The Untold Truth Of Desert Flippers

Desert Flippers premiered on HGTV in 2016 and has since become one of the network's most popular shows. Thank its stars, real-life couple Eric and Lindsey Bennett, for that. The Wisconsin transplants have been living and flipping in Palm Springs, Calif. for over 12 years. It's an area that's in the middle of a massive real estate boom, so the projects the couple chooses are high risk — which, for audiences, means high drama.

In speaking about their house choices, Eric explained to HGTV, "We have to take the ones that other professional flippers won't take on." For Lindsey, the process is basically akin to taking a leap of faith, saying, "We're jumping in with both feet and we're going to struggle through it together with a smile on our faces and hope to get through it to a rainbow at the end."  

The Bennetts renovate 20 properties a year, which is... a lot, especially when lost-cause makeovers aren't the only things on their plate. Kids, competition, and triple-digit heat are only the beginning of Desert Flippers. Here's everything there is to know about the hit HGTV show.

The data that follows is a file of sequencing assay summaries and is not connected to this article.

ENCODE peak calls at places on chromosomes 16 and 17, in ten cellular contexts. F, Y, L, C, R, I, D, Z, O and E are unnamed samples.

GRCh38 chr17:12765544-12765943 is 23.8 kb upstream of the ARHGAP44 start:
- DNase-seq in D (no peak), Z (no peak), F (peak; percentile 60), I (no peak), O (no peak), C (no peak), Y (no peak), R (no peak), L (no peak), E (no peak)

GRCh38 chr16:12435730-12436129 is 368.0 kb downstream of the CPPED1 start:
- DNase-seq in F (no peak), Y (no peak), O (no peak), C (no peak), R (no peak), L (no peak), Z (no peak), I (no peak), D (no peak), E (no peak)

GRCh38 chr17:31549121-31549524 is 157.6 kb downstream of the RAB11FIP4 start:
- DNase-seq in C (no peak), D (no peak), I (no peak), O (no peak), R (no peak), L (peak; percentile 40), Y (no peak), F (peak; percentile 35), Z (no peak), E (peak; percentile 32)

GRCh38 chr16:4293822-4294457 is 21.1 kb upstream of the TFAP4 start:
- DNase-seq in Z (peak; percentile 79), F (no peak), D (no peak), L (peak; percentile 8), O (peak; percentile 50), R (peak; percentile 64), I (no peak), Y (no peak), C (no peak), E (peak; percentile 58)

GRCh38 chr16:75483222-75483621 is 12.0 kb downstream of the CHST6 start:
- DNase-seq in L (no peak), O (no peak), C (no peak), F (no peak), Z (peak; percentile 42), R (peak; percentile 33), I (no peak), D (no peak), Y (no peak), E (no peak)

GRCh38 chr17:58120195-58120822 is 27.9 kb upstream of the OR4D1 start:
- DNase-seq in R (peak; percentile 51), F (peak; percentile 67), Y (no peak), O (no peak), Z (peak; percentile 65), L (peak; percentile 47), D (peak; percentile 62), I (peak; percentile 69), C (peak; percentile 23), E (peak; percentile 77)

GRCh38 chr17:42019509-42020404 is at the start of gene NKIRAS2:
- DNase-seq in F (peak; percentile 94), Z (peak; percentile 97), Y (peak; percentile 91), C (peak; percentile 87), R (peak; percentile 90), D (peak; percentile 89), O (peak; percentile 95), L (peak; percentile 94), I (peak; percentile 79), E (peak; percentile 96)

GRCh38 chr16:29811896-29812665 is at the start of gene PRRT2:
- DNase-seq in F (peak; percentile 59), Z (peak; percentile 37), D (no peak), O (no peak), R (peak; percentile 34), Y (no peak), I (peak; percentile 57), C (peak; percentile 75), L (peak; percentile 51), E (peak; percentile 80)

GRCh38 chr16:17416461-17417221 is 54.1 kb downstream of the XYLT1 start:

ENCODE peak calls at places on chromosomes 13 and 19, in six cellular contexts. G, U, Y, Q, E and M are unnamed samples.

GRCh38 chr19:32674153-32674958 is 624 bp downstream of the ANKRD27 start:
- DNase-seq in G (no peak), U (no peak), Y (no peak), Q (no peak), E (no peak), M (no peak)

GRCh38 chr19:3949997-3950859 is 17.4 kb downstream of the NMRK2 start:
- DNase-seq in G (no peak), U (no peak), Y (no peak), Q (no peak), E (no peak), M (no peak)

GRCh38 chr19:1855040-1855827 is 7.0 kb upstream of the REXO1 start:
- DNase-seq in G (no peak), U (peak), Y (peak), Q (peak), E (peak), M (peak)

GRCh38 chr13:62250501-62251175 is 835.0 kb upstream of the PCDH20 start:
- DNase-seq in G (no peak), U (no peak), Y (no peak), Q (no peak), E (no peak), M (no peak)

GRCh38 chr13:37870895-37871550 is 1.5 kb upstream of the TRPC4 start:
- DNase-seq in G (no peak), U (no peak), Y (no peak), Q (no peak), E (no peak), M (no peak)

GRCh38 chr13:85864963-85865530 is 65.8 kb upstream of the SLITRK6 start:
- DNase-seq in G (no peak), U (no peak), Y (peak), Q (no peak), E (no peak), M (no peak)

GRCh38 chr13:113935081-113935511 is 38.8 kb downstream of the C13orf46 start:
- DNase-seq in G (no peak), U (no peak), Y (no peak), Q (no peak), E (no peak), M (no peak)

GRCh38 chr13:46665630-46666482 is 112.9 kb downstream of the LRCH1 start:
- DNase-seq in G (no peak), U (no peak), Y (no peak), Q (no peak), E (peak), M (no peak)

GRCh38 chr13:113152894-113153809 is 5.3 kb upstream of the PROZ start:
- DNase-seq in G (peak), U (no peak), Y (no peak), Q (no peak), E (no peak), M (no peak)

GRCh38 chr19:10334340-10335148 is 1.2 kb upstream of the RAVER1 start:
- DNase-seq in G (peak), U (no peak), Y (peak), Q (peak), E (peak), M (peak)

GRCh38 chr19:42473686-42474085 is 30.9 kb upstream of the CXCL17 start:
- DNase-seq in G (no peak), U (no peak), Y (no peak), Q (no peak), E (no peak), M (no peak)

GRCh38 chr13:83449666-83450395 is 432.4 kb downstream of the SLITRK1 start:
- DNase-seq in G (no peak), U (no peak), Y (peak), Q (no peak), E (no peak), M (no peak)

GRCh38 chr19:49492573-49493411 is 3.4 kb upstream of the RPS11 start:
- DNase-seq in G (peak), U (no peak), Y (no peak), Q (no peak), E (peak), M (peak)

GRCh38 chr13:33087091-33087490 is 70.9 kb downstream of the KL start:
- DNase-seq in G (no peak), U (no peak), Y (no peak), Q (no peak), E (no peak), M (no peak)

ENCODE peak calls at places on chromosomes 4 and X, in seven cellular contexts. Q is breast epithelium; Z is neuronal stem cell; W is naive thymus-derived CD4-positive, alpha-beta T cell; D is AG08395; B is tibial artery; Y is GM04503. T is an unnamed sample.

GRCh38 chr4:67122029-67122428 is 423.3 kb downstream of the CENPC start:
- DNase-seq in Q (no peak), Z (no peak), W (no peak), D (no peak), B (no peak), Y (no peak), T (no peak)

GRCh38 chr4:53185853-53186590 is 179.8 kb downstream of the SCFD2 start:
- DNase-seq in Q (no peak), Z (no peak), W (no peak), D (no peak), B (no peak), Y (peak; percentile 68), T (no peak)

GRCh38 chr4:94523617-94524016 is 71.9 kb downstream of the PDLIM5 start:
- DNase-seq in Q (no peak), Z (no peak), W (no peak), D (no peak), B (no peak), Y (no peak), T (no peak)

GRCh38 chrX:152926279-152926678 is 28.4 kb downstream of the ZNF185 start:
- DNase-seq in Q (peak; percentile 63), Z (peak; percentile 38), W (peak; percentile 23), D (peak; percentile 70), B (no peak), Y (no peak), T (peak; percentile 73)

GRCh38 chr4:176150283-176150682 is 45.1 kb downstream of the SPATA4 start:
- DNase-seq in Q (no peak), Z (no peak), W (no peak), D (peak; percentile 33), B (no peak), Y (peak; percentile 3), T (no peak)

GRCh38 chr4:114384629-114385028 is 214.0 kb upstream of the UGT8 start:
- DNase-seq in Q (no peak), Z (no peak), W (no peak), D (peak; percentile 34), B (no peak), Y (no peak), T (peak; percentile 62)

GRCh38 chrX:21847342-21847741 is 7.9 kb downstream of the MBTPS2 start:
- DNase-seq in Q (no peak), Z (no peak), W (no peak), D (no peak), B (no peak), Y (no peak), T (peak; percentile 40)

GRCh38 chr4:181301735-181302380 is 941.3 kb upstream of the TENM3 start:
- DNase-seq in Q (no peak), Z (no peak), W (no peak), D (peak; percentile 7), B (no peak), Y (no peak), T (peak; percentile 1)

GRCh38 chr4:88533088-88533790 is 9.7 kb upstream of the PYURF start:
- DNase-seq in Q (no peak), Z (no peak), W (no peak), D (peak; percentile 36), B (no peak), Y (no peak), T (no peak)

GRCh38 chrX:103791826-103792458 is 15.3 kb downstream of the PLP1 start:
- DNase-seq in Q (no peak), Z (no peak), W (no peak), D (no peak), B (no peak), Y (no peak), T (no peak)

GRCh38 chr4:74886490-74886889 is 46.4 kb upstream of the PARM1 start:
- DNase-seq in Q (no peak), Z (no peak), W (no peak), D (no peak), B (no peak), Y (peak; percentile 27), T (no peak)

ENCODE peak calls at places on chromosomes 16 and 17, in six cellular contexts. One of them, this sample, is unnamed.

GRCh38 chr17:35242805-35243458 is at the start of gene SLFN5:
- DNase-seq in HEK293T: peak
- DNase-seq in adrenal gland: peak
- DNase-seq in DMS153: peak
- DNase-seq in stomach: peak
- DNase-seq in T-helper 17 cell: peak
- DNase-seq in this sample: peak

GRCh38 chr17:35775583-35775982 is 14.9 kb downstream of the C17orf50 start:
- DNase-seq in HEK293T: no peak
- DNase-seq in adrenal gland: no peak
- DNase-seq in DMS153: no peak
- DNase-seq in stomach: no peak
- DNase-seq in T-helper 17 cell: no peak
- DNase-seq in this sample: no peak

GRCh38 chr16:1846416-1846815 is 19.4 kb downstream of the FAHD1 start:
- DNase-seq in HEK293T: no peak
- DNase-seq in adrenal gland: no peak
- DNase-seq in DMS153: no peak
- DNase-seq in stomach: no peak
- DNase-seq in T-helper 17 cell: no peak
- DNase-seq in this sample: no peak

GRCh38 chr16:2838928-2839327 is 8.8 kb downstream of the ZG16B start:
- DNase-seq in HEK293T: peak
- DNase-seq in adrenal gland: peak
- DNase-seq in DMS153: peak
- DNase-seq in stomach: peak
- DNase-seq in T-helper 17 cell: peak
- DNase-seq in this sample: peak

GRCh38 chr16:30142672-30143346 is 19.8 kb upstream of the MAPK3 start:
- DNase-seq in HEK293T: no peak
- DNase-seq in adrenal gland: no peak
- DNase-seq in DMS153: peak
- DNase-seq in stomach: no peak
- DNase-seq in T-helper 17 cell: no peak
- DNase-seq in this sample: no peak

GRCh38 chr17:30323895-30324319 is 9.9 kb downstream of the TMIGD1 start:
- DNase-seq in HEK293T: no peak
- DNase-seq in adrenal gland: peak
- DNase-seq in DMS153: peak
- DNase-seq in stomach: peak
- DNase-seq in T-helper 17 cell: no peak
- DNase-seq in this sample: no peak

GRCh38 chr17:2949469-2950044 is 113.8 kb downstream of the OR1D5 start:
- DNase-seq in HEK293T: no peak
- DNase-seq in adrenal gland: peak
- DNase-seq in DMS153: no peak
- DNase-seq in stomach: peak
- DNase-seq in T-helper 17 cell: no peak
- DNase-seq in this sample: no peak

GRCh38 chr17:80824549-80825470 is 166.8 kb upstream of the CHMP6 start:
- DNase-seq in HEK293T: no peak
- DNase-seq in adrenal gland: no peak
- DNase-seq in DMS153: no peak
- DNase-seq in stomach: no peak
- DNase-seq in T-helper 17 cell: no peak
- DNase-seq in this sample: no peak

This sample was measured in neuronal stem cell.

They flipped their first house two months into dating

When Eric and Lindsey first met over a decade ago, they were both in their late 20s and were both working on basement renovation projects in Wisconsin. They first spoke at a bar, where, according to an interview with Palm Springs Life, Eric flagged Lindsey down as she was on her way out. That night, they talked for hours about renovation and real estate, and the two realized they had a lot in common. Lindsey said of their connection, "One of the things that was so appealing about Eric to me was his ambition and our alignment of opportunities in life and what direction we wanted to go."

According to Locale Magazine, it only took two months of dating and co-working before the couple completed their first investment flip. With the money they made, the Bennetts packed up and moved across the country to Palm Springs, Calif. — a place where Lindsey and her brother, "Uncle Mike" as he's known on the show, had vacationed as kids.

Eric tried to get on TV for years